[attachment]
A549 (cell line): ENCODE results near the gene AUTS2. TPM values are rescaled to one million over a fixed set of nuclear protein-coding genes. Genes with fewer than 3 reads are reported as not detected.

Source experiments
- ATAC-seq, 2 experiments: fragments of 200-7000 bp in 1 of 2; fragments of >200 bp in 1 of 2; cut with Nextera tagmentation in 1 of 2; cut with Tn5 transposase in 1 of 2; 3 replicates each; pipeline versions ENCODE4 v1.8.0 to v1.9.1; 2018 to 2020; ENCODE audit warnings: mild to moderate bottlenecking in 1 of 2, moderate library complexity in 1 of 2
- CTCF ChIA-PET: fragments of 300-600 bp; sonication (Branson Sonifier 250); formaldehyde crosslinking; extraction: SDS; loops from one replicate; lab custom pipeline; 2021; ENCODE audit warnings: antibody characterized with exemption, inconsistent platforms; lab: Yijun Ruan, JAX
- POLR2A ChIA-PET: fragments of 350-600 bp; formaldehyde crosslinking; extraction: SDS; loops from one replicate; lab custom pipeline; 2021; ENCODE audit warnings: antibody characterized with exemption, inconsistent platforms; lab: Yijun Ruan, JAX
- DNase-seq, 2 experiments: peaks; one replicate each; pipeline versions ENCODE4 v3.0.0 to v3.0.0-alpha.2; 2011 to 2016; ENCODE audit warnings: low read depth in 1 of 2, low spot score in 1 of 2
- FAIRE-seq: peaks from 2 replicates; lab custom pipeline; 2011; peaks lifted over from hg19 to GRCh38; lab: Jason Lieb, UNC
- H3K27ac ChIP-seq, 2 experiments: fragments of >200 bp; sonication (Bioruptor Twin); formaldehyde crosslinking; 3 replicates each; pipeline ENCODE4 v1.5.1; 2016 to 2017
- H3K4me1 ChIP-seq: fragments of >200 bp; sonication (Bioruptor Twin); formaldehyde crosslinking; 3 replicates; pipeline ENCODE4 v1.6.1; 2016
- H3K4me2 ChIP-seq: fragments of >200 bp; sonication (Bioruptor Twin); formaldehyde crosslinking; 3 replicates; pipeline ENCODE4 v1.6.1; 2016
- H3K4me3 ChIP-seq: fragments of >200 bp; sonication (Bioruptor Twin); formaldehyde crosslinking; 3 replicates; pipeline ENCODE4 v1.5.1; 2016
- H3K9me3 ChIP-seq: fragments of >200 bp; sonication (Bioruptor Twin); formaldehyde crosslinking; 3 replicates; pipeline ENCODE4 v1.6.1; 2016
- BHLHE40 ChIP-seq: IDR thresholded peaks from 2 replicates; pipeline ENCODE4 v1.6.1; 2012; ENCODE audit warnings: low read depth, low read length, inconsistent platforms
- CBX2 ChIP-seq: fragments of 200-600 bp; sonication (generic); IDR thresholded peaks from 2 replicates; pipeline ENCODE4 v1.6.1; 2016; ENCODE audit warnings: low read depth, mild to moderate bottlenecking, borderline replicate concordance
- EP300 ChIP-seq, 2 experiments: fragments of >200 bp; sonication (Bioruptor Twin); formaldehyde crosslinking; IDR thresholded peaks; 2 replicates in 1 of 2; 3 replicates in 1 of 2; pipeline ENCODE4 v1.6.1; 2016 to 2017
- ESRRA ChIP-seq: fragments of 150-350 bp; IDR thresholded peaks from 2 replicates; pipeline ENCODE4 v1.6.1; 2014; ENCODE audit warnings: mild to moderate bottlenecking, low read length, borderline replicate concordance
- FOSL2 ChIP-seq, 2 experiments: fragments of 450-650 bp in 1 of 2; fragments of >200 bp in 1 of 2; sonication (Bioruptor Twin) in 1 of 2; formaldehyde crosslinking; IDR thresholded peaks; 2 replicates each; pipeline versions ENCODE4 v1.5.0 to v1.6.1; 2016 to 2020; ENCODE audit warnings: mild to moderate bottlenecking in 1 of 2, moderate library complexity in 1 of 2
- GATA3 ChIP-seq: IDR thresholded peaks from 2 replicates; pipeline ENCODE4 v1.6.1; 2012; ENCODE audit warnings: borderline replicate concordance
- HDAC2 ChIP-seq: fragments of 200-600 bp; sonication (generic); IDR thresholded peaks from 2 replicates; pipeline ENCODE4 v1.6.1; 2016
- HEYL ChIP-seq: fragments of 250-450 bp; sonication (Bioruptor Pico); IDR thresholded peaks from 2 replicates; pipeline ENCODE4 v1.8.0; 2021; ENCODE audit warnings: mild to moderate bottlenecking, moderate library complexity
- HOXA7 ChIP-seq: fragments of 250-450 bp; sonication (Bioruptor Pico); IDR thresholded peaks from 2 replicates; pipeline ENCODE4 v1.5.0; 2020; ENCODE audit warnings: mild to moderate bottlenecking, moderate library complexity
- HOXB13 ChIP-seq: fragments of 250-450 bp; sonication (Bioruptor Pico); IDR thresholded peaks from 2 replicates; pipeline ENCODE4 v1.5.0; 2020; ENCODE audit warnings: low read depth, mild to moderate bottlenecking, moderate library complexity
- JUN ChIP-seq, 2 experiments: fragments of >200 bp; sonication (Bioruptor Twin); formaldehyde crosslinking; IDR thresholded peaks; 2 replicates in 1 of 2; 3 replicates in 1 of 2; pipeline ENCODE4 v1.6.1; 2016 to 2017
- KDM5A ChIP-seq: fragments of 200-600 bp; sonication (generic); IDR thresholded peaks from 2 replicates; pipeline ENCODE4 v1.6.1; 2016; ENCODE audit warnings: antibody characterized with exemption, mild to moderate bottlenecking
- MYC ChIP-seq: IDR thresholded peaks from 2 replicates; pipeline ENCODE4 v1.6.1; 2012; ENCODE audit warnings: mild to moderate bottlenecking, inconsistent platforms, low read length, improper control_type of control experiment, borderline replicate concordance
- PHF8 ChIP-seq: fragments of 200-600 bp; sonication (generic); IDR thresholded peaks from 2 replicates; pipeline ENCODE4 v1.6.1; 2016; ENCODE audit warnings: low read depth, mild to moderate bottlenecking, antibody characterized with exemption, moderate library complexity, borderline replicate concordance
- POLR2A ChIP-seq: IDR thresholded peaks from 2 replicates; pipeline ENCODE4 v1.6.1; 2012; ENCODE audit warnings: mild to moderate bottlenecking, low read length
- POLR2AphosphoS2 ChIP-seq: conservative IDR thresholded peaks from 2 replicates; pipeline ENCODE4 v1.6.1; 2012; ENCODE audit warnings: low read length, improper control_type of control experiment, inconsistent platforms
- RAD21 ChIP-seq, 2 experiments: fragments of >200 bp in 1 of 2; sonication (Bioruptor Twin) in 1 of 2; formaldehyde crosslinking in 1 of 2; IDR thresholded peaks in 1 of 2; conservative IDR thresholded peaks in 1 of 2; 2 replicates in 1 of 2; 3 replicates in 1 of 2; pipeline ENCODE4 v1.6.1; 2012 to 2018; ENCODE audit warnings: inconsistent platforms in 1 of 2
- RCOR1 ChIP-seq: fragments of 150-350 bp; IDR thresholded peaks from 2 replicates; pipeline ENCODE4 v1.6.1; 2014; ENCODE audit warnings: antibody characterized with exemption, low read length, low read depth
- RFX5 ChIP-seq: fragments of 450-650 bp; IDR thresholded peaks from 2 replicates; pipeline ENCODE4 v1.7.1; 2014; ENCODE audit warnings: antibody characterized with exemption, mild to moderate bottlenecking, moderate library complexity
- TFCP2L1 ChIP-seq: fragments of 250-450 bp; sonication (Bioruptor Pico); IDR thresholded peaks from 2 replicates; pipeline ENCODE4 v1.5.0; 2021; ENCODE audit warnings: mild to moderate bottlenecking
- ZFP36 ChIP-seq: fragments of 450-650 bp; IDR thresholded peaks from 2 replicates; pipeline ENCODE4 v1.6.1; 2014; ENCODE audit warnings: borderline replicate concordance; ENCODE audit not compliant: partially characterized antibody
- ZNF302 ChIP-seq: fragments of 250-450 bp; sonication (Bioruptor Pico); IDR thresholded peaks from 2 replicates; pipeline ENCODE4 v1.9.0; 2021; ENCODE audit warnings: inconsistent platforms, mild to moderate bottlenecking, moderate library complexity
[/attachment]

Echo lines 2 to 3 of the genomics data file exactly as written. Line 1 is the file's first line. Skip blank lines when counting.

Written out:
Source experiments
- ATAC-seq, 2 experiments: fragments of 200-7000 bp in 1 of 2; fragments of >200 bp in 1 of 2; cut with Nextera tagmentation in 1 of 2; cut with Tn5 transposase in 1 of 2; 3 replicates each; pipeline versions ENCODE4 v1.8.0 to v1.9.1; 2018 to 2020; ENCODE audit warnings: mild to moderate bottlenecking in 1 of 2, moderate library complexity in 1 of 2